Deinococcus radiodurans UWO298 Dependence on Background Radiation for Optimal Growth


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Ionizing radiation is a major environmental variable for cells on Earth, and so organisms have adapted to either prevent or to repair damages caused by it, primarily from the appearance and accumulation of reactive oxygen species (ROS). In this study, we measured the differential gene expression in Deinococcus radiodurans UWO298 cultures deprived of background ionizing radiation (IR) while growing 605 m underground at the Waste Isolation Pilot Plant (WIPP), reducing the dose rate from 72.1 to 0.9 nGy h(-1) from control to treatment, respectively. This reduction in IR dose rate delayed the entry into the exponential phase of the IR-shielded cultures, resulting in a lower biomass accumulation for the duration of the experiment. The RNASeq-based transcriptome analysis showed the differential expression of 0.2 and 2.7% of the D. radiodurans genome after 24 and 34 h of growth in liquid culture, respectively. Gene expression regulation after 34 h was characterized by the downregulation of genes involved in folding newly synthesized and denatured/misfolded proteins, in the assimilation of nitrogen for amino acid synthesis and in the control of copper transport and homeostasis to prevent oxidative stress. We also observed the upregulation of genes coding for proteins with transport and cell wall assembly roles. These results show that D. radiodurans is sensitive to the absence of background levels of ionizing radiation and suggest that its transcriptional response is insufficient to maintain optimal growth.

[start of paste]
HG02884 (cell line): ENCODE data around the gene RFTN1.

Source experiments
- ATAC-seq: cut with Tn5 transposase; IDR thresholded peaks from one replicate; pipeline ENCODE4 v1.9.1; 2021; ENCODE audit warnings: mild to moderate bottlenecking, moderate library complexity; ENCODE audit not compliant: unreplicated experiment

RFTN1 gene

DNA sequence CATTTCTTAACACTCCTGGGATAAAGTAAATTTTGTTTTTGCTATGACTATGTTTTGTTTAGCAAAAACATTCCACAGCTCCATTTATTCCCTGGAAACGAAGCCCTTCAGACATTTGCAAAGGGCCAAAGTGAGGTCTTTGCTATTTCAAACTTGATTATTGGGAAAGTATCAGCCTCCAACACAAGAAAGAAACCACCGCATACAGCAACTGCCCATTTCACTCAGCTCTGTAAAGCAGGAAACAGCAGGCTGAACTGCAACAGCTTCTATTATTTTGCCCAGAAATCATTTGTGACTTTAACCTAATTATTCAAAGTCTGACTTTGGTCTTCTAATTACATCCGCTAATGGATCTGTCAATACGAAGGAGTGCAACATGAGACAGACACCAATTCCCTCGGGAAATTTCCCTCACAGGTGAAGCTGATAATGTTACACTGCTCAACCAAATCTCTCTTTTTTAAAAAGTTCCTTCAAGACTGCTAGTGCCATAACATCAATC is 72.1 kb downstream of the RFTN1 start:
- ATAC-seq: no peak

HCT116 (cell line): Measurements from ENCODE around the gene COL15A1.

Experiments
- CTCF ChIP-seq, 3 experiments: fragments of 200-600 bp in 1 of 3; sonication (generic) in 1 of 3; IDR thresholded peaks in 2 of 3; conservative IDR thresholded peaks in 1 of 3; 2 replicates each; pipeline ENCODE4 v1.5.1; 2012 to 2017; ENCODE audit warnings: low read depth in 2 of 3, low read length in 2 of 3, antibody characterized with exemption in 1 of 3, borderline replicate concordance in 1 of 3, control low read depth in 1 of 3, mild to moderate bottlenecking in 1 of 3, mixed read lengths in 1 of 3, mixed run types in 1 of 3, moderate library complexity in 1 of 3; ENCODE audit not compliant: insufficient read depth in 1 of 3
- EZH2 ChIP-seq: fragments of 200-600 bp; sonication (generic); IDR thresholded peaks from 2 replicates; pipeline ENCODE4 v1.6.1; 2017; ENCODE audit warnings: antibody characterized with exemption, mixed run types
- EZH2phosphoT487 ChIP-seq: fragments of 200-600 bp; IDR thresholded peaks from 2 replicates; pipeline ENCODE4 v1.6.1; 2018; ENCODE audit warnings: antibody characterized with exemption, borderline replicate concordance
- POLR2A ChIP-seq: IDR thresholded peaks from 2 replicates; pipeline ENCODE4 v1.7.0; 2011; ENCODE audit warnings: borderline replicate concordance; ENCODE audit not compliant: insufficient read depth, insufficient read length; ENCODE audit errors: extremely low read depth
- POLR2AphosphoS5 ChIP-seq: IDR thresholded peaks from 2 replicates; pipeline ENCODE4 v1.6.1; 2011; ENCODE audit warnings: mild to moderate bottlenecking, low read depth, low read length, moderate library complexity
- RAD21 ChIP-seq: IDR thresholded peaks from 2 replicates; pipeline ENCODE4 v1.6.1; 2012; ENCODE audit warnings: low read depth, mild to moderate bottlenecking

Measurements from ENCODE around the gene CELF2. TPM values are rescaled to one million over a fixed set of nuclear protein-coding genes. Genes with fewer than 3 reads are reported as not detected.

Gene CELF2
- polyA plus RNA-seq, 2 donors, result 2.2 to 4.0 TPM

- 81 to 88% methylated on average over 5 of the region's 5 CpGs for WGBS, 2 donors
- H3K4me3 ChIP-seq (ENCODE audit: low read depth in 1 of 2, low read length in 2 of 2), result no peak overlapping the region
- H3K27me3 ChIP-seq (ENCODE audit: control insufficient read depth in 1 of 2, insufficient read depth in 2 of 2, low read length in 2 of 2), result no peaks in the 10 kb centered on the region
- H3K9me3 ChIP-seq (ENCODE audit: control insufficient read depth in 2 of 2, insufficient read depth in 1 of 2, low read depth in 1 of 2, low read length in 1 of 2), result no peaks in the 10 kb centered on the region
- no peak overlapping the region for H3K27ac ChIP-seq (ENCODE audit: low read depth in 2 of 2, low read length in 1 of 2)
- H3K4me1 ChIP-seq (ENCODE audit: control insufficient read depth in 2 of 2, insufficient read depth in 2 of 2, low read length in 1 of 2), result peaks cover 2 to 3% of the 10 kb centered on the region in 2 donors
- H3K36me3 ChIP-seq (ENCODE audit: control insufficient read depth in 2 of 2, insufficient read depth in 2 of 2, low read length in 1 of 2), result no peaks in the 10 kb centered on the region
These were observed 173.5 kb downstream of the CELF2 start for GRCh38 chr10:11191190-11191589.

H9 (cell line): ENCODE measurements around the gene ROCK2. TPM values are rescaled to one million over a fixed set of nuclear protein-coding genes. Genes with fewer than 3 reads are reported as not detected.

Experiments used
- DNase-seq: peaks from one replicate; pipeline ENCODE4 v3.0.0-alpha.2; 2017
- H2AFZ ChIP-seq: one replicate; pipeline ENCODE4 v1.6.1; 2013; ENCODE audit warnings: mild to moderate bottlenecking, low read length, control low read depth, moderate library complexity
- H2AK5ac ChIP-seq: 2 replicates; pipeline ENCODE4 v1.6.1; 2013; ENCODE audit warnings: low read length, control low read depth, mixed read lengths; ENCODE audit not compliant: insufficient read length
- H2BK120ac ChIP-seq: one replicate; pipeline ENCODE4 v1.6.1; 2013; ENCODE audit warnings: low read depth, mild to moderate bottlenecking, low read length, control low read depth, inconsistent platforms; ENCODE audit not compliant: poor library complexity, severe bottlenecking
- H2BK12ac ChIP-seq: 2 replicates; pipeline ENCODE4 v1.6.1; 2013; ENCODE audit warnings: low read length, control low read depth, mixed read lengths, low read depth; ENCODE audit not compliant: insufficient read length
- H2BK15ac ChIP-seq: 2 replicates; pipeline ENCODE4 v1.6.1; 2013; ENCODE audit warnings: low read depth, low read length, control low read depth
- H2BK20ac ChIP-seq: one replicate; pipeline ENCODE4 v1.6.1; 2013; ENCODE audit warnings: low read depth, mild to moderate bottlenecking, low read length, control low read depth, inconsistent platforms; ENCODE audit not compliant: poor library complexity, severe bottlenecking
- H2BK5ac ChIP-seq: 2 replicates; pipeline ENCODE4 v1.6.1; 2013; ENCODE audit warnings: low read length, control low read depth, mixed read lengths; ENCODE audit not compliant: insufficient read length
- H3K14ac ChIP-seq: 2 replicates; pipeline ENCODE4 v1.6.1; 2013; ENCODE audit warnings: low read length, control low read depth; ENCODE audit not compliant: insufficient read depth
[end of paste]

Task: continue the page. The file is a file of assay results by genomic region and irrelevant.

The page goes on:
background radiation, transcriptome analysis, stress response, homeostatic control, de novo transcriptome analysis